The invention also includes enhancing vascular occlusion by administering a vessel occluding agent. The agent may work by enhancing thrombus formation and/or preventing thrombus dissolution. For example, adenosine diphosphate (ADP) may be administered at a dose of about 50 μg/kg to about 10 mg/kg to enhance thrombus formation, and ε-aminocaproic acid, tranexamic acid or aprotinin may be administered to prevent thrombus dissolution. These agents may be administered either prior to, during or subsequent to PDT.
The invention is also directed to an apparatus for regulating. intraocular pressure. The apparatus comprises a contact lens and may have an inflatable tube surrounding at least a portion of the lens and connected to a pressure source.
The invention is still further directed to a method to selectively treat an abnormal cell and blood vessel adjacent the abnormal cell by using a photosensitizing agent susceptible to a phototreatment. The agent is administered into the blood vessel and to the abnormal cell, then the vessel and cell are phototreated. A vessel occluding agent to, enhance vascular occlusion may also be used.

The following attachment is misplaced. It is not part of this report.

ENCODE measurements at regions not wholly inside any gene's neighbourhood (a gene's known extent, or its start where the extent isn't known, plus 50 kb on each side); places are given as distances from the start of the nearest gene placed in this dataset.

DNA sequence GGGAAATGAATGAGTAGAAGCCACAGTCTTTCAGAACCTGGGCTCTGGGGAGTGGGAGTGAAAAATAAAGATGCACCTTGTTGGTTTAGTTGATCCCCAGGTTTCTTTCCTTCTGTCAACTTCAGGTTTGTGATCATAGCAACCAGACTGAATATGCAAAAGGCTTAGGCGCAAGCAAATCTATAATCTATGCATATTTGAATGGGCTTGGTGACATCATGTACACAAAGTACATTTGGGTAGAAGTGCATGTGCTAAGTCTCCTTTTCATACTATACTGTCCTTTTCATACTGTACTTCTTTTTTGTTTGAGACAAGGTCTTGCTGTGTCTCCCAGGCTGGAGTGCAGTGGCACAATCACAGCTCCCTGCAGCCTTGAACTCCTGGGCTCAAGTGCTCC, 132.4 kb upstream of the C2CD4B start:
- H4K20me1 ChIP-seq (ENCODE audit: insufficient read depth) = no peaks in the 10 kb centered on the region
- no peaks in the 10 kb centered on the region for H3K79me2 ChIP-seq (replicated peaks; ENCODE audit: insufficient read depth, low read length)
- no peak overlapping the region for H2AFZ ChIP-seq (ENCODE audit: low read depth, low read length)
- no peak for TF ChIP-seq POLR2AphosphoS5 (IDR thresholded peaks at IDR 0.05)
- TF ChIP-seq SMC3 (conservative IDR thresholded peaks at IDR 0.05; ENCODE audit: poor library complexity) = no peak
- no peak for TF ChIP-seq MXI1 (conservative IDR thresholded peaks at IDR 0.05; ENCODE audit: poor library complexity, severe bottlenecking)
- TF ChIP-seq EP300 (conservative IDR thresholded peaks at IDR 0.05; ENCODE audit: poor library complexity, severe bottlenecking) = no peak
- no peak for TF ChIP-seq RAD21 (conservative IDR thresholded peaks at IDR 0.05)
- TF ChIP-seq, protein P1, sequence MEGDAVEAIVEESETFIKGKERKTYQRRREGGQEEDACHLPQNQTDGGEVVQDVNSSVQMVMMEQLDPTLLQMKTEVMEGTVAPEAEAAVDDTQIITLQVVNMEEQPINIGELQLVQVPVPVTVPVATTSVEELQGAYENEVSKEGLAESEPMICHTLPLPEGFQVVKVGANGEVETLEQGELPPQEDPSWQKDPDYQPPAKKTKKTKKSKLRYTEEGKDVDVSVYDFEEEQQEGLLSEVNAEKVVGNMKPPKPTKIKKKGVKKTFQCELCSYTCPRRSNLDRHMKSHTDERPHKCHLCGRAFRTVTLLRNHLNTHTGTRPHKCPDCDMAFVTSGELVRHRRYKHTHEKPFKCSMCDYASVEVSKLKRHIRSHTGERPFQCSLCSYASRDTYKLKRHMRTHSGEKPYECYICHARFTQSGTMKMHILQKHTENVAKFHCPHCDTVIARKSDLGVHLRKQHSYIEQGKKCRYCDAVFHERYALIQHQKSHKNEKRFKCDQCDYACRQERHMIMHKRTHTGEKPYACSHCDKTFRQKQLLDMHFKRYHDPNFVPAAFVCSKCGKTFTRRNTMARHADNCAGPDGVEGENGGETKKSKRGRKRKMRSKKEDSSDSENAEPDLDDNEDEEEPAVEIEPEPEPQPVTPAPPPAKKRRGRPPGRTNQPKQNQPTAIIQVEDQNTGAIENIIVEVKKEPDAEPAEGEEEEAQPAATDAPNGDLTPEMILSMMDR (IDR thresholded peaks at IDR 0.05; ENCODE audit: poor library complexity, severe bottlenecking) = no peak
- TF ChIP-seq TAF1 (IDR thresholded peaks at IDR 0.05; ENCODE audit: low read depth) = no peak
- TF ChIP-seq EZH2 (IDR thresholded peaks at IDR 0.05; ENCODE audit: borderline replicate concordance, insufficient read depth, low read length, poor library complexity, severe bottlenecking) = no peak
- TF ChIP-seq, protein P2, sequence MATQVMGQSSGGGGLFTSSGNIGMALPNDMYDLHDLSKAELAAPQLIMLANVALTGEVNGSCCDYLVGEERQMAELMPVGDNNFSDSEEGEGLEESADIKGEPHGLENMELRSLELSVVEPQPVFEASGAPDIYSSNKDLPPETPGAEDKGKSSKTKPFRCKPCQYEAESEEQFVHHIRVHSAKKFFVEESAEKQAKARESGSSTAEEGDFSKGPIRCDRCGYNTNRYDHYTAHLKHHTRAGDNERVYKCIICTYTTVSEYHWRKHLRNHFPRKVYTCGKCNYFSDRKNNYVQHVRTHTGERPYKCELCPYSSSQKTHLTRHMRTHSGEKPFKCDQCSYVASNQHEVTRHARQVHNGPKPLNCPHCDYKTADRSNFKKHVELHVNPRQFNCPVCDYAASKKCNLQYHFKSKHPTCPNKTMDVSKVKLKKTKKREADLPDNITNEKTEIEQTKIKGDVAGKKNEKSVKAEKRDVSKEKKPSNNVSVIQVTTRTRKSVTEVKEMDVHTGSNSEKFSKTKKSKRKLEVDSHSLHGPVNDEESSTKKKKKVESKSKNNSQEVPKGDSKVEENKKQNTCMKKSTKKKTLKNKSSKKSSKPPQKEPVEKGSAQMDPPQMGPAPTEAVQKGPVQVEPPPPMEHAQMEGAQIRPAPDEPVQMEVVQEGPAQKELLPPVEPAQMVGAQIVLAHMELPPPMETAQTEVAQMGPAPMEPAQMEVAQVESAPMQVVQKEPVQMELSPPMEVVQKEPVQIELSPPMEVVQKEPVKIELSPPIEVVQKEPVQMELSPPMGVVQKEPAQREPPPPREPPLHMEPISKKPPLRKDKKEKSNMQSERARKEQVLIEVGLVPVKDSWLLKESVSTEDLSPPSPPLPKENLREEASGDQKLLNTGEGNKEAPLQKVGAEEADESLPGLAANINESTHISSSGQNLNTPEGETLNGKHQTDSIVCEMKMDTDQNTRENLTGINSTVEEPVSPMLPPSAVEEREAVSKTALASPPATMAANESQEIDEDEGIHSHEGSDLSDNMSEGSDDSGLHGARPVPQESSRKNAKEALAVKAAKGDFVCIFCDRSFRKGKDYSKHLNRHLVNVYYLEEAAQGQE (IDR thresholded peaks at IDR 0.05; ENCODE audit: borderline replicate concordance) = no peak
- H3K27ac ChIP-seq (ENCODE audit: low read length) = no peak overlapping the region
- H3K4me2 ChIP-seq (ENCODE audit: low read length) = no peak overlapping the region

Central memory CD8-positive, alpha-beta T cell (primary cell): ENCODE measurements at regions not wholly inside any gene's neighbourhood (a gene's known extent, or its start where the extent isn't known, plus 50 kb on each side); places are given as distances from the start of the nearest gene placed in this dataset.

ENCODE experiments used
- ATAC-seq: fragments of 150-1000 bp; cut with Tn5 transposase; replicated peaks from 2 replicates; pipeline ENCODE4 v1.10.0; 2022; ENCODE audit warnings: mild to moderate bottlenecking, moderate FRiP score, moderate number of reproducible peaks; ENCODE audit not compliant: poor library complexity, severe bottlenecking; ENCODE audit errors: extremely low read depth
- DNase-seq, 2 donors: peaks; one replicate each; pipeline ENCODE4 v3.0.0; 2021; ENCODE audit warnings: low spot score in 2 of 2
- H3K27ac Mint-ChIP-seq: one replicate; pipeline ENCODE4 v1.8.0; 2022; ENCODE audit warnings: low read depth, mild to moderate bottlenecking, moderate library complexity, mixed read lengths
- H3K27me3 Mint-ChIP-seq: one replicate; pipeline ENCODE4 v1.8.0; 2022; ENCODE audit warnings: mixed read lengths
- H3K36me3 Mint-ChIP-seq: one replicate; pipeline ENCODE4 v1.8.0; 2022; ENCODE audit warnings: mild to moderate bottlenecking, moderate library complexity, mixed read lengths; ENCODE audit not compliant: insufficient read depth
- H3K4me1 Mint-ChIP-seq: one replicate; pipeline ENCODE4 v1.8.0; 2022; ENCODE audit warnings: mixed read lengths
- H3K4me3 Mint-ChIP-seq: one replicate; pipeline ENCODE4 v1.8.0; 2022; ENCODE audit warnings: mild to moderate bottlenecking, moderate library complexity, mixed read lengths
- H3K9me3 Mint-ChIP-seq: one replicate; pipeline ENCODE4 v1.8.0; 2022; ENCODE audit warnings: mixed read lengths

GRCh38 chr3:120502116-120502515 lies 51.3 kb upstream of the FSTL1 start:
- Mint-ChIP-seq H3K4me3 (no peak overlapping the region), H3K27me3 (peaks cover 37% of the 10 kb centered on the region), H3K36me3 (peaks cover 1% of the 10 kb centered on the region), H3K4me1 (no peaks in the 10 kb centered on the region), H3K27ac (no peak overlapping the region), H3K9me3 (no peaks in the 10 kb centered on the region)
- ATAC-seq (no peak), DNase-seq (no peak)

The invention is additionally directed to a method to enhance phototreatment of a malignant cell supplied by a blood vessel by administering a photosensitizing agent. A vessel occluding agent to enhance vascular occlusion may also be used. The photosensitizing agent is administered to the vessel and the malignant cell, then the vessel and malignant cell are thereafter phototreated.
These and other embodiments of the invention will be further described in the following figures, detailed description and example.
FIG. 1 is a schematic cross-sectional view of a mammalian eye.
FIG. 2 is an enlarged diagrammatic illustration of the circled area 2 of FIG. 1 showing detailed retinal and choroid structures.
FIG. 3 is a diagrammatic illustration of the choroid and retina of FIG. 2 treated using the method of the invention.
FIG. 4 is a schematic cross sectional view of a mammalian eye treated with one embodiment of the invention.
FIG. 5 is a top view of the apparatus of the invention.
FIG. 6 is a schematic cross sectional view of a mammalian eye treated with an alternate embodiment of the invention.